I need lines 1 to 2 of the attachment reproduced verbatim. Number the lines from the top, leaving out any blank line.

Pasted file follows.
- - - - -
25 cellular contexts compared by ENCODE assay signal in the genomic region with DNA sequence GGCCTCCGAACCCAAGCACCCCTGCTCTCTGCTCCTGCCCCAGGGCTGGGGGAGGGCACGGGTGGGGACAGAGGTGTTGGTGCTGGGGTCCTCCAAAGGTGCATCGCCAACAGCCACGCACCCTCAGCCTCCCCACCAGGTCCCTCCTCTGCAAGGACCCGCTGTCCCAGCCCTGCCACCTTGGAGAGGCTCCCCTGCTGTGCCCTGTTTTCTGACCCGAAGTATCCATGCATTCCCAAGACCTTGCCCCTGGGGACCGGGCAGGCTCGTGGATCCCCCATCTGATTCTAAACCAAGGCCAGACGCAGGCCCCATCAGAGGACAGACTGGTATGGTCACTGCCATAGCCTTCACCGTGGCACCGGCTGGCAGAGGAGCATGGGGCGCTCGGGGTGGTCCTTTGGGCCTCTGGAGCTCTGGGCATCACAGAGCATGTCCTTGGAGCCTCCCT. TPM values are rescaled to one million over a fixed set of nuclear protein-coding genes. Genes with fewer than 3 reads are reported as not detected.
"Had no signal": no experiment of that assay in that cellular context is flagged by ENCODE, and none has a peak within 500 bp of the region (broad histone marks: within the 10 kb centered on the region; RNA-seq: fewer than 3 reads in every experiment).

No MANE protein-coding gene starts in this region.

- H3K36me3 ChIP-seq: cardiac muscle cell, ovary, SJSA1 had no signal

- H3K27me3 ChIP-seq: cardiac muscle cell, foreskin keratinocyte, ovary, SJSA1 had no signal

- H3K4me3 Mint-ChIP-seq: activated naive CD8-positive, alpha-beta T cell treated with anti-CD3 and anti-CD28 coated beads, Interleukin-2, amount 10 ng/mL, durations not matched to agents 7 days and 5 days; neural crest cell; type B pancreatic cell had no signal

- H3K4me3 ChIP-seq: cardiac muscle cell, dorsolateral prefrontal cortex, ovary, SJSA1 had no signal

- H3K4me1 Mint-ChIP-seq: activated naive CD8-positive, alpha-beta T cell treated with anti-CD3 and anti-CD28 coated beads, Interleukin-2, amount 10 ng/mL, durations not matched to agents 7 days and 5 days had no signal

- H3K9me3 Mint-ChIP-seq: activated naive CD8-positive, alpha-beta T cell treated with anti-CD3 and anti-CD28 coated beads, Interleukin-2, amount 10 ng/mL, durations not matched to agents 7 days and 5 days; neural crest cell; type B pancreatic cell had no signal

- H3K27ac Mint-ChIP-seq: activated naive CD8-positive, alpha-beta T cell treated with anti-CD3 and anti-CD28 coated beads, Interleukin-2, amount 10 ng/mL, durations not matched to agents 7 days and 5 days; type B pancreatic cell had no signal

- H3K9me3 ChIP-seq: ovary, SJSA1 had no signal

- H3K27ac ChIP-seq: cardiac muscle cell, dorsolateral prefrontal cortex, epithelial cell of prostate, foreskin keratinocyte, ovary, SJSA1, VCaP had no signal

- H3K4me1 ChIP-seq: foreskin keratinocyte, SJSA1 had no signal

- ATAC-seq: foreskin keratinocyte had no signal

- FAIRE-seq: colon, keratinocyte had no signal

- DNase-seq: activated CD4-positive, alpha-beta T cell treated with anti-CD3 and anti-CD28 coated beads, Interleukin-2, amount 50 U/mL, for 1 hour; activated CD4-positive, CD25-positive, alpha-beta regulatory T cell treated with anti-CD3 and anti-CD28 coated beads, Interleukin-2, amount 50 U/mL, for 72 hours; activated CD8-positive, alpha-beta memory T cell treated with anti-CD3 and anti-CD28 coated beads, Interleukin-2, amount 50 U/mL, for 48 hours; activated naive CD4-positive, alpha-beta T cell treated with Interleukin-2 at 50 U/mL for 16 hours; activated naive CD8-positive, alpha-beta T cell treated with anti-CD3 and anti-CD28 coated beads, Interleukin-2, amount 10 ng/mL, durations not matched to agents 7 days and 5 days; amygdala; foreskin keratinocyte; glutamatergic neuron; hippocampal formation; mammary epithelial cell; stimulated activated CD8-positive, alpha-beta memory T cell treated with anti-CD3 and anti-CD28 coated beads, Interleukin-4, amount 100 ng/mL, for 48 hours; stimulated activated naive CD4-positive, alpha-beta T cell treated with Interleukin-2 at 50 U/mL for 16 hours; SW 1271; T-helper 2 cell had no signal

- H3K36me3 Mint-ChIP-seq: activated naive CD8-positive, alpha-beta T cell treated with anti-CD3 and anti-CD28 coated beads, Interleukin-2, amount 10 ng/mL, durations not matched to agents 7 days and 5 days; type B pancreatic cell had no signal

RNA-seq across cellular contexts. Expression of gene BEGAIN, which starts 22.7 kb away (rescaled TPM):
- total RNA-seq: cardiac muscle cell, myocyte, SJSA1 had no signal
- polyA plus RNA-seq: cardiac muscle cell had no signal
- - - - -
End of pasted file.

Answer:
25 cellular contexts compared by ENCODE assay signal in the genomic region with DNA sequence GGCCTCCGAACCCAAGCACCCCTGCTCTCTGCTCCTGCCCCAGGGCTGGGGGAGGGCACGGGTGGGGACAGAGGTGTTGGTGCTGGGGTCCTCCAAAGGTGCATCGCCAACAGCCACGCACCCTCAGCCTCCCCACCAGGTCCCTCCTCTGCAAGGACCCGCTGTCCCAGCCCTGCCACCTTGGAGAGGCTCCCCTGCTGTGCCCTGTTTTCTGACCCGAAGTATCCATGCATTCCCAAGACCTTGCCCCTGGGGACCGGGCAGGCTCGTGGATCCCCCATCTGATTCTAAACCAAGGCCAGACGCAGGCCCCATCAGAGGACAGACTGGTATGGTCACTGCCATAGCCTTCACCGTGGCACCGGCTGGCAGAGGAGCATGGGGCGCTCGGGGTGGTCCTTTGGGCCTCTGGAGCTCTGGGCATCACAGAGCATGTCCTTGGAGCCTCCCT. TPM values are rescaled to one million over a fixed set of nuclear protein-coding genes. Genes with fewer than 3 reads are reported as not detected.
"Had no signal": no experiment of that assay in that cellular context is flagged by ENCODE, and none has a peak within 500 bp of the region (broad histone marks: within the 10 kb centered on the region; RNA-seq: fewer than 3 reads in every experiment).